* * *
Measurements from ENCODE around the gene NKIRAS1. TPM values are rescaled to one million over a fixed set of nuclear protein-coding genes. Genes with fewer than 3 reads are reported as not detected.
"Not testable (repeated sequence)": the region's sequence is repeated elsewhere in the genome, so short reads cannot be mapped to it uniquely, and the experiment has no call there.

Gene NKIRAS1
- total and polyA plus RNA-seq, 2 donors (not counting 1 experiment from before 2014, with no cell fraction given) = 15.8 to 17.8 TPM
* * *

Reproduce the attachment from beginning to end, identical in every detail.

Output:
Measurements from ENCODE around the gene NKIRAS1. TPM values are rescaled to one million over a fixed set of nuclear protein-coding genes. Genes with fewer than 3 reads are reported as not detected.
"Not testable (repeated sequence)": the region's sequence is repeated elsewhere in the genome, so short reads cannot be mapped to it uniquely, and the experiment has no call there.

Gene NKIRAS1
- total and polyA plus RNA-seq, 2 donors (not counting 1 experiment from before 2014, with no cell fraction given) = 15.8 to 17.8 TPM